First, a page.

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Fresh meat

14 Apr

I knew spring had sprung when I looked out the bathroom window the other morning and saw the cattle.  Mary calls fromthe bedroom “what are you doing in there?”  “Taking a picture out the window” says I.


Young, freshly gelded bullocks romping in the field marks the beginning of this year’s meat production cycle.  With it comes Grace’s annual declaration that she is a vegetarian.  That lasted almost a whole day.



26 Feb

When the sun comes out in the West of Ireland one makes the most out of it. Sunday was a perfect day for sun because after a week of long days at work and the MBA program I had promised myself to spend the whole day focused on family related activities.


So with the thermometer at 1 degree we bundled up and headed for the under-15 Munster Rugby final where our friend’s son won the championship. The girls had never seen such brutality up close and Tara had to avert her eyes from the primal sight of males beating the heck out of each other.

After the match we headed up to the Cratloe woods where there is a big play area for the kids and endless woods to walk in.

The walk ended with a picnic on the boot of the car which I continue to assert is called the trunk.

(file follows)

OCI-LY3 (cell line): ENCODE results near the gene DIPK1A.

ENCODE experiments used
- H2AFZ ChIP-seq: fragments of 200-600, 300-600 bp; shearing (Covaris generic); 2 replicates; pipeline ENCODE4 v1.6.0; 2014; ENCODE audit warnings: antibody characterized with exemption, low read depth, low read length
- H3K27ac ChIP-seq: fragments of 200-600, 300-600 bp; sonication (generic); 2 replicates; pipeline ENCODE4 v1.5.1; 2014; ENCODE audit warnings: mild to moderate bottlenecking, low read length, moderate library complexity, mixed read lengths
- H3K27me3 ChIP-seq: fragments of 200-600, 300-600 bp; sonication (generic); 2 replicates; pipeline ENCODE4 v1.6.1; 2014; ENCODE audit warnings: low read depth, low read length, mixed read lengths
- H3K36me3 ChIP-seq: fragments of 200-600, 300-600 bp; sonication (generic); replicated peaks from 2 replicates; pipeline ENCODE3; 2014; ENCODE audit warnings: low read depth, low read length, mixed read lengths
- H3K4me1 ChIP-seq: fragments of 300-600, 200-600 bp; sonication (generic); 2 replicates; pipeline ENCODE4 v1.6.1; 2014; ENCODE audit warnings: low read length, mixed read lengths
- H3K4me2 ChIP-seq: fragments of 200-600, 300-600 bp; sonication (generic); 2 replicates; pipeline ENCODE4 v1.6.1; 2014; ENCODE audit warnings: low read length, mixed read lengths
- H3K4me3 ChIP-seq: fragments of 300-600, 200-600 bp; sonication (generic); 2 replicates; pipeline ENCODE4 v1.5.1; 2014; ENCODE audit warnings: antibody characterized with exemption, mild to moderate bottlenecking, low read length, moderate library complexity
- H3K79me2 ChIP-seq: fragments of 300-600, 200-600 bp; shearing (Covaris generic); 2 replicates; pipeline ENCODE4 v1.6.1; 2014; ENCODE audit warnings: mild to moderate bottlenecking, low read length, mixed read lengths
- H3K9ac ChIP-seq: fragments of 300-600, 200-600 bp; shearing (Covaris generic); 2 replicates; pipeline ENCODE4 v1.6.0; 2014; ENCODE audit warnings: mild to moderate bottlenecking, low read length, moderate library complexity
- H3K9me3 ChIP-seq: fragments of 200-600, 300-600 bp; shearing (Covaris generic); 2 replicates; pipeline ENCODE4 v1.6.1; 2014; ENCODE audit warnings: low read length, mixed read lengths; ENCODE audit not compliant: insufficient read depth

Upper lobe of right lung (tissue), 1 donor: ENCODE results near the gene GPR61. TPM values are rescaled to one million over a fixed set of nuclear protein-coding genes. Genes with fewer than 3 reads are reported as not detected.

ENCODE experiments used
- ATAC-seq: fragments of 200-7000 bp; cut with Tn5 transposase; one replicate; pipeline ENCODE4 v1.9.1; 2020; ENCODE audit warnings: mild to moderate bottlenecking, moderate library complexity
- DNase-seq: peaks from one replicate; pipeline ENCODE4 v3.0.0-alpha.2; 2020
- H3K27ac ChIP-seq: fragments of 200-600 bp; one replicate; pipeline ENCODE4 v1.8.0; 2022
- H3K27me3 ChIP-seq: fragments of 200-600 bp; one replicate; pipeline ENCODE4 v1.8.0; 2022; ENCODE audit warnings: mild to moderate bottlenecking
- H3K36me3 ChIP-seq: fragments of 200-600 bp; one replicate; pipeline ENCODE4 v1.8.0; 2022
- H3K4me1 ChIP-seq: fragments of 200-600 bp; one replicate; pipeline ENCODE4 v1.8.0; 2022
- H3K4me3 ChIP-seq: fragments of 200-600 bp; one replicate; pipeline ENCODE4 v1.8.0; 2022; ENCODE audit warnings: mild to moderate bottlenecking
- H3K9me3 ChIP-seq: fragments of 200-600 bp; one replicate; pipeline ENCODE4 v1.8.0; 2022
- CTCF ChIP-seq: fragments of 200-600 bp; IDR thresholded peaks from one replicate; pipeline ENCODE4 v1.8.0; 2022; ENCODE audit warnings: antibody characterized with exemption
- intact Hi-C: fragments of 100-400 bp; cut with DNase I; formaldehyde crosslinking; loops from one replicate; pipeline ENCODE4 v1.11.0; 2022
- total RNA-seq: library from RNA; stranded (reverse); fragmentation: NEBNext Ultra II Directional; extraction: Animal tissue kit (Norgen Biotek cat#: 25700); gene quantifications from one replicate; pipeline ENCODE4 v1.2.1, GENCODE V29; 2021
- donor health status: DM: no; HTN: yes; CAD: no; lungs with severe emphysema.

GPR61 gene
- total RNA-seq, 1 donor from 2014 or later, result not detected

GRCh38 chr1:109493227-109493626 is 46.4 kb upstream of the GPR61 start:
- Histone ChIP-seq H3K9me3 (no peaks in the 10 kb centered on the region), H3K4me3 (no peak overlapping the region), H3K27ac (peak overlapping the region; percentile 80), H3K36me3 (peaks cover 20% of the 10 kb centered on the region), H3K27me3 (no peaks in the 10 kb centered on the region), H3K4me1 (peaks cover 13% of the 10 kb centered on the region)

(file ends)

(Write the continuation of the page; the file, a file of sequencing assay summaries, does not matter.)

I told them to try and not look like they had food in their mouths…Tara listened.


10 Feb

This is where I row.  How cool is this:


I mean, Boston was great and scenic, and California is beautiful, but when the water in Limerick is low and I can row past secret underwater entrances to the dungeons of a thousand-year-old castle I have to take a moment and think “how lucky am I to be able to row on this river!”

Murrisk-y business

15 Jan


After Christmas, we set out on a road trip around Ireland. First stop was Westport, Co. Mayo, where Mary’s dad is from. The photo above is of Murrisk Abbey which is the ruin of an ancient church where Mary’s dad’s grandmother met his wife for the first time – at the altar on the day of their wedding.
Not so long ago, the small communities on the 365 individual islands in Clew Bay still arranged the marriage of their children to families on neighbouring islands.
I was told that the two fathers had met at a fair in Louisberg on the mainland and the deal was done – thus Edward O’Malley, from Clare Island (descendant of Grace the Pirate) met and married his wife all on the same day.
When I was there the wind was blowing the rain horizontally off the bay so hard that each drop felt like a needle on my face. Mary stayed in the car while I took the picture with the epic mountain Croagh Patrick in the background (I had to climb around on top of the old sagging graves in the cemetery to get this angle). I walked back to the car leaning into the gale force wind at no less than a 25 degree angle – all in all a great experience.

Christmas recap

13 Jan

Just a quick recap of Christmas to start off 2013. (I downloaded the WordPress blogging app for my phone so maybe I will get back to posting more frequently)